New Texas Stock Exchange Takes Aim at NYSE and Nasdaq
Market News

New Texas Stock Exchange Takes Aim at NYSE and Nasdaq

Story Highlights

A new stock exchange may open in Dallas, Texas, and be fully operational in 2025.

Florida may be “Wall Street South,” but there’s a bold move brewing in Texas in the form of a new stock exchange that’s fixing to take on the NYSE (NYSE:ICE) and Nasdaq (NASDAQ:NDAQ). The Texas Stock Exchange (TXSE), backed by top guns like BlackRock (NYSE:BX) and Citadel Securities, has raised $120 million and is gearing up to compete head-to-head with the big boys in New York to better serve the companies listed.

The TXSE’s Competitive Edge – Lower Compliance Costs

The maverick TXSE will use its lower compliance costs as a competitive edge to rope in clients. This could be a whole new rodeo for businesses seeking capital, especially with rising regulatory costs elsewhere. While fully electronic, the TXSE will establish its headquarters in Dallas, further bolstering the city’s growing financial sector, which has already attracted big wigs like Goldman Sachs (NYSE:GS) and Charles Schwab (NASDAQ:SCHW).

The exchange expects to be operational by 2025 and have its first listed company in 2026. BlackRock, a major investor, sees the TXSE as a way to “increase liquidity and improve market efficiency” for its clients and investors. This could potentially benefit everyone involved by creating a more dynamic and efficient market.

A Crowded Ring

The U.S. already has 16 equities exchanges, with NYSE and Nasdaq dominating over 35% of trading volume. Established players offer listing incentives like marketing in Times Square and opening bell ceremonies to attract companies. The TXSE will need to stake its claim and convince companies of its long-term value. In addition, it isn’t alone in its quest for market disruption.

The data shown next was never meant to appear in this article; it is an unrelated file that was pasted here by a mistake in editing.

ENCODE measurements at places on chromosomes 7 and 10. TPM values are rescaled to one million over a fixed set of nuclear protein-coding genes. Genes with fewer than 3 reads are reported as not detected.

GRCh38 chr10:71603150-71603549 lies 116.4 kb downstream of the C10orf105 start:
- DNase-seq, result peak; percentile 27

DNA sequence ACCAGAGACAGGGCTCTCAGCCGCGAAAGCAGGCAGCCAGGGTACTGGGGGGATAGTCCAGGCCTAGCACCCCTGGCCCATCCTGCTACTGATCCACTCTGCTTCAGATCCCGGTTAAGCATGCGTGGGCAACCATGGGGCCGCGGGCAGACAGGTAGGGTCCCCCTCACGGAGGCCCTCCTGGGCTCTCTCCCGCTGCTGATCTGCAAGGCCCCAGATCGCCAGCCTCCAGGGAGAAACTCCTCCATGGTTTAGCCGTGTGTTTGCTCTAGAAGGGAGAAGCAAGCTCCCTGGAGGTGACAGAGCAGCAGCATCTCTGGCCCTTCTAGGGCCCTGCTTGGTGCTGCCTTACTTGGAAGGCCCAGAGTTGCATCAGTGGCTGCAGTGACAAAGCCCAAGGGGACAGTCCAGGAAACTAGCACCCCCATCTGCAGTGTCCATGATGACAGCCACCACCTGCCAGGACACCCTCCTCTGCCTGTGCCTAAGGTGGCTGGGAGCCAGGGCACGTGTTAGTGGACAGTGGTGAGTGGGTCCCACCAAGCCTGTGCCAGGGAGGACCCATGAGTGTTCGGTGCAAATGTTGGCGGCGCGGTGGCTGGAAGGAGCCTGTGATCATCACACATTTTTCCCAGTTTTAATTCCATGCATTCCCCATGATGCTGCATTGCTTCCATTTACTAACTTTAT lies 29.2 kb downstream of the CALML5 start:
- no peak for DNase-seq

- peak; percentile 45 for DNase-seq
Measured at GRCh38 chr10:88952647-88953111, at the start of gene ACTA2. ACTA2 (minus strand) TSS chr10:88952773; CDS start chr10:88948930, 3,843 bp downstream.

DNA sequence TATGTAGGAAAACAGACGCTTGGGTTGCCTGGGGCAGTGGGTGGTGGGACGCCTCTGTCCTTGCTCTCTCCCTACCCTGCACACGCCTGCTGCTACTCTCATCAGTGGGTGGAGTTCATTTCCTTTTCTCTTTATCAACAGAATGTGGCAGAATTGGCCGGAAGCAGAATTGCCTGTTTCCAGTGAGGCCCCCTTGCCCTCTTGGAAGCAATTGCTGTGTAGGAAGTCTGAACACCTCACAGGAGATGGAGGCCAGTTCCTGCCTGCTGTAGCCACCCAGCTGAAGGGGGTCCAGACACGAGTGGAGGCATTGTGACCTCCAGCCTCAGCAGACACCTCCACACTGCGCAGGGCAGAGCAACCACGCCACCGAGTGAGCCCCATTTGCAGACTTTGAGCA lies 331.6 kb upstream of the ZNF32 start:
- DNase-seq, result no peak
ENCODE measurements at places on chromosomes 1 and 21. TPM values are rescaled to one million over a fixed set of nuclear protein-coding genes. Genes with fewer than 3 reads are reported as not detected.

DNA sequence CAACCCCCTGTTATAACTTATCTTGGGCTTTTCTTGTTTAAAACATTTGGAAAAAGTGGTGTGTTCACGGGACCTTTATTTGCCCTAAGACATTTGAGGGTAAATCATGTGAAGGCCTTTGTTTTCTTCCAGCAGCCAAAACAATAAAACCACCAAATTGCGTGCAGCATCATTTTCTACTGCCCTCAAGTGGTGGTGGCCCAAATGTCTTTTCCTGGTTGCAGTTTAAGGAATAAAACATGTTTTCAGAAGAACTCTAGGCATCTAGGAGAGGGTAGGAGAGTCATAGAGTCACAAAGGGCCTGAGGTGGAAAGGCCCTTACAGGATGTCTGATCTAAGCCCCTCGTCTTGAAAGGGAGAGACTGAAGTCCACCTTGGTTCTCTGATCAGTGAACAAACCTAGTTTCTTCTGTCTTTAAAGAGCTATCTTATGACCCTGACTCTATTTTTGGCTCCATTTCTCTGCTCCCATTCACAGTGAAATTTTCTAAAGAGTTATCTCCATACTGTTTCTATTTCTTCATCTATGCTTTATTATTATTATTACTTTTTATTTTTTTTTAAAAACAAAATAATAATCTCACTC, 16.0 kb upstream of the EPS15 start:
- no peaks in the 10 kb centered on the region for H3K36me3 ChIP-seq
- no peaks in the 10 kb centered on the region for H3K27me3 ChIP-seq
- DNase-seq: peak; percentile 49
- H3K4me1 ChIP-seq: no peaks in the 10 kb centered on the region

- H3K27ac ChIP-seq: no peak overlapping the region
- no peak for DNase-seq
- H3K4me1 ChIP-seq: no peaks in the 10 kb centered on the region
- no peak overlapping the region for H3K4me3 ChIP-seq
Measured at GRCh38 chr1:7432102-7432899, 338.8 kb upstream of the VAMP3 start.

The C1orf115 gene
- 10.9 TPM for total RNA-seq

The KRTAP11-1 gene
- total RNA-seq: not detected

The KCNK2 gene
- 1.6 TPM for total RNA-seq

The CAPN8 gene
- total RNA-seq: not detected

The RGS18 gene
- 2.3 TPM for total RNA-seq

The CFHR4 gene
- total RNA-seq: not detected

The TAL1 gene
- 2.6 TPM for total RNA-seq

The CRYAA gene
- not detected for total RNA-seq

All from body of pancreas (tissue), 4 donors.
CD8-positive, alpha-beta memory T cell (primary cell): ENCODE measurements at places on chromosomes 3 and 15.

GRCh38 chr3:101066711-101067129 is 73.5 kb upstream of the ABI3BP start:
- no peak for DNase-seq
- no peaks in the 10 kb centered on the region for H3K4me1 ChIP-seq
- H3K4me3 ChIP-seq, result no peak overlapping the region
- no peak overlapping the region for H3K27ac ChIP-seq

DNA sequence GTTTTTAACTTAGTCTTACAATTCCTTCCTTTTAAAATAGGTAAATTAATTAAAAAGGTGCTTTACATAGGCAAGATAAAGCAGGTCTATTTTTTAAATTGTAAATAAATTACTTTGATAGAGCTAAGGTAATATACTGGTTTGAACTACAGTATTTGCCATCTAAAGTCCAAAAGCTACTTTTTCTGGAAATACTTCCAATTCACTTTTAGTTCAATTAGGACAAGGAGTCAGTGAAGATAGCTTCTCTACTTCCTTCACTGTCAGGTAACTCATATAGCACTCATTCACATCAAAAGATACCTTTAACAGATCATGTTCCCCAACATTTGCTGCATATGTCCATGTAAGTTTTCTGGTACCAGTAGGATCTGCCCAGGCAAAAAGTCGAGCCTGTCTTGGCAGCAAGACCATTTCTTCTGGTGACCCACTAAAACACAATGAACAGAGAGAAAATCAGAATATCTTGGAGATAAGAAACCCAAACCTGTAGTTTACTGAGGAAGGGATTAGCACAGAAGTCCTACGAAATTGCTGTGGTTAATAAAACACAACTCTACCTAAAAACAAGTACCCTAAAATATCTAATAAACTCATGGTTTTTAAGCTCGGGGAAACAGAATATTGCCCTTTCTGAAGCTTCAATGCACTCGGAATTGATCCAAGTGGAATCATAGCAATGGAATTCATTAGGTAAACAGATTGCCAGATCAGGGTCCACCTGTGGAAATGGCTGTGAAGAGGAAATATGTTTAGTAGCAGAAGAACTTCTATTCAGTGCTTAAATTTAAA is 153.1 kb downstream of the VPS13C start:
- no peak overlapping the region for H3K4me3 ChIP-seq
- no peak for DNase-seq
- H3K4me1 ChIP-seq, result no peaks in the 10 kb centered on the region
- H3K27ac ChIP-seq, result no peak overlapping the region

Earlier this year, Citadel Securities backed Howard Lutnick’s new futures exchange, FMX, which aims to launch in September. MEMX, another exchange founded in 2019, protests high data and connectivity fees charged by existing exchanges. It already captures a significant portion (2.4%) of U.S. equities volume. Other established players like IEX and MIAX also promote market fairness and competitive pricing.

Texas Is Business-Friendly

Texas has broad appeal for financial firms. The state’s low tax rates and less stringent regulations relative to major financial centers like New York and California are attracting corporations and financial institutions. For example, Goldman Sachs is building a massive Dallas campus, and JPMorgan’s (NYSE:JPM) Texas workforce is booming. This trend could position Texas as a major financial hub alongside established players.

Key Takeaway – TXSE Could Disrupt the Status Quo

This isn’t expected to be easy. The Texas Stock Exchange will face significant challenges against the dominance of the NYSE and Nasdaq. However, with backing from major investors and a focus on lower costs and increased efficiency, the TXSE could disrupt the status quo. This announcement, along with other recent exchange initiatives, shows that there are always new gunslingers wanting to prove they can do things better. Investors could eventually benefit from new innovations and a potentially more efficient trading landscape.

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